feeling it all
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Unbent by wind, unchilled by snows, Cecily Brown, 2016-17
If I could tell my younger self one thing, it would be this: feel it all without numbing it out. I grew up experiencing my emotions as overwhelming and dangerous, and it’s taken a long time for me to learn how to hold them. I realize now that by default I’ve been avoidantly attached not just to people but to the world.
When I was a kid, I was always so afraid of being trapped—that I would be stuck living in Surrey, that I’d always be bored, that nothing would ever be thrilling or glamorous. I was scared that I would fail my classes and wouldn’t get into a good college and would never get a job. I was scared that no one would ever like me back or kiss me. I was always clenched, anxious. My emotions were so intense, they felt like they would destroy me. So I learned how to hold them at a distance until they felt safe. I didn’t know that in doing so, I was blunting my own ability to feel joy.
When I think back now, it’s clear that my perspective was colored by shame. I believed that my needs were unreasonable. I knew that I was smart, but I was worried that I was failing to live up to my potential, that everyone else had it figured out and I didn’t. I was so afraid of being bad. And I was afraid to feel all of that: the disappointment, the heartbreak, the vulnerability, the shame. I compartmentalized my emotions so that I could keep them under control.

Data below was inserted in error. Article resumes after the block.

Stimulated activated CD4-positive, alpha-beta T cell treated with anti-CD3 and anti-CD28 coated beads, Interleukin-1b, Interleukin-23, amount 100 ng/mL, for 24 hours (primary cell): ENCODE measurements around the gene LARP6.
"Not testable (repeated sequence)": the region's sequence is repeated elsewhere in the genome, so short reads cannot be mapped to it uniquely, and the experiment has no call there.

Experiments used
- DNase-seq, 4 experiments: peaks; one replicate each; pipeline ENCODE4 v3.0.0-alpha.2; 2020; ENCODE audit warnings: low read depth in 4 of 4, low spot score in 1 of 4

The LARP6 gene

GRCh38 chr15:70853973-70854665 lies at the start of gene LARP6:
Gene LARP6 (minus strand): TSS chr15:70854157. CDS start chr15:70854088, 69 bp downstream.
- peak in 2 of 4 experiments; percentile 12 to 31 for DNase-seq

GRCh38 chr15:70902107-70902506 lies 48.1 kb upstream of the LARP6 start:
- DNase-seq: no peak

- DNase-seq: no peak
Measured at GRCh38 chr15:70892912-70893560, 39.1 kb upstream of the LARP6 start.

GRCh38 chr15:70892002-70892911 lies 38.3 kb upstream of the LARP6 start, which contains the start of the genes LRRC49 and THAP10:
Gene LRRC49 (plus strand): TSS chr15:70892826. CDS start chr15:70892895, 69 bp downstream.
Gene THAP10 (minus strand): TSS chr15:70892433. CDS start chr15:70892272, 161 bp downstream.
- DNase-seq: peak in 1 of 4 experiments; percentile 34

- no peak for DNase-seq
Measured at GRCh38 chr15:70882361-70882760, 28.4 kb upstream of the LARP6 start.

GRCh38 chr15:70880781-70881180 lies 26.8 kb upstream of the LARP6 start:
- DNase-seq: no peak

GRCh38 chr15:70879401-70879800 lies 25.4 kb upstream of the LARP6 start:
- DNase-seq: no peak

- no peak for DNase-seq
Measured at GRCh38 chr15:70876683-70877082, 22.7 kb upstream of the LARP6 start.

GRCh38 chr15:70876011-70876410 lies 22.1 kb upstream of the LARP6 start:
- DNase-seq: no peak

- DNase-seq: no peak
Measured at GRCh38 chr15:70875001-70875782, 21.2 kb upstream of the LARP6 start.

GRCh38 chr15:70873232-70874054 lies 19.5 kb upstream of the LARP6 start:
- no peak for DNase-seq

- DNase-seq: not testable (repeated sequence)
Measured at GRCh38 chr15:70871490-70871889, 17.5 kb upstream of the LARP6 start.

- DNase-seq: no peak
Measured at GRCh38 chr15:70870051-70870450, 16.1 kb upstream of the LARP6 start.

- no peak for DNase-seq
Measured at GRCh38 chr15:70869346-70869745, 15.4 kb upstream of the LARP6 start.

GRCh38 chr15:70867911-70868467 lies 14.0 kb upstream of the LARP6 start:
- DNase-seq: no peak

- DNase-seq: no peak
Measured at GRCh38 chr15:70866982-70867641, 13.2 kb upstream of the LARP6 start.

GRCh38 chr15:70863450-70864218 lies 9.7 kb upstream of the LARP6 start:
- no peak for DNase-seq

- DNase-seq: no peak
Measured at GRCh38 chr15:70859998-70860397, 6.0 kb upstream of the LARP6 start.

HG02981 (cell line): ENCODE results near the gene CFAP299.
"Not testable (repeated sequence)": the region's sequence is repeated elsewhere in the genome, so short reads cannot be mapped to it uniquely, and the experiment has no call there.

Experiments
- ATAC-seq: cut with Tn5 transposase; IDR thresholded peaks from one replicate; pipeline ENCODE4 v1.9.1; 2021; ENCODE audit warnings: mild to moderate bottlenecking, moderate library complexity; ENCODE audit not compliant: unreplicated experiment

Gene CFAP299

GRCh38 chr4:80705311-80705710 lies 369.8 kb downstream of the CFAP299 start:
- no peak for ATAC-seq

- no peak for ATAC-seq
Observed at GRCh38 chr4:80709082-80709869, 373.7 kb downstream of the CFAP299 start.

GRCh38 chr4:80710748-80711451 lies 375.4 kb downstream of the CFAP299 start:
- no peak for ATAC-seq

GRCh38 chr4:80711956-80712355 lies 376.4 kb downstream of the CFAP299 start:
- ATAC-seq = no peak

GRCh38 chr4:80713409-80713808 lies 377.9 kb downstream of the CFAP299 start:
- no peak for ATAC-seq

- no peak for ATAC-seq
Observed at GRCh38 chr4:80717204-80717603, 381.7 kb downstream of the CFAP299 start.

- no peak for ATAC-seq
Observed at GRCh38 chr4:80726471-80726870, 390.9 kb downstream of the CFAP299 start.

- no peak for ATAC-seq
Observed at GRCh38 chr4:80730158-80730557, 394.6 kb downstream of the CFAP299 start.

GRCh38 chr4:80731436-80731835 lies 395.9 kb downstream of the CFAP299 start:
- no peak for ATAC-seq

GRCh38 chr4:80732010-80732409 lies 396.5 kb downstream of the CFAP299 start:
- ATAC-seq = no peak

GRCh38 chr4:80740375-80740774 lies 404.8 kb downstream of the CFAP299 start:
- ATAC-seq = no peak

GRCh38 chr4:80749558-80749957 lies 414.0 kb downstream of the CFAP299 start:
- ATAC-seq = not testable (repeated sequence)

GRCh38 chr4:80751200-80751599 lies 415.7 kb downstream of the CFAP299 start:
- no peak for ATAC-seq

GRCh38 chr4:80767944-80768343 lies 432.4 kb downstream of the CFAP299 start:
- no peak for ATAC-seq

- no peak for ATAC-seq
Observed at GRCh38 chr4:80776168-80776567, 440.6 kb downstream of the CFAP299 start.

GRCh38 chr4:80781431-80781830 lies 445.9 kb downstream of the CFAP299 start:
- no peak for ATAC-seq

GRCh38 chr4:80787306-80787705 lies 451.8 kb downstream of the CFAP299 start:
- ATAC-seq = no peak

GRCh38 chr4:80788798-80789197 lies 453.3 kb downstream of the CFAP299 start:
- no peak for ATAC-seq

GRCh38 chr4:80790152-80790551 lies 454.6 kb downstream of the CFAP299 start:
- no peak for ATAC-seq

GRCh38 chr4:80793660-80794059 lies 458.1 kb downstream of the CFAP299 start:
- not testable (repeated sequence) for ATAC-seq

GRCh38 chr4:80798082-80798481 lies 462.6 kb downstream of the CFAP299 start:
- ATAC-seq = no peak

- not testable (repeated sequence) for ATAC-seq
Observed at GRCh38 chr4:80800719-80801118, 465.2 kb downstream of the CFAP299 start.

But what I’ve learned since then is that the only way we truly get over things is through processing them—through talking about it, writing about it, raging about it, crying about it. Avoidance of pain is what creates lasting problems—when you run away from confronting what you’ve really done and what you really feel, you remove your ability to fully be present in your life.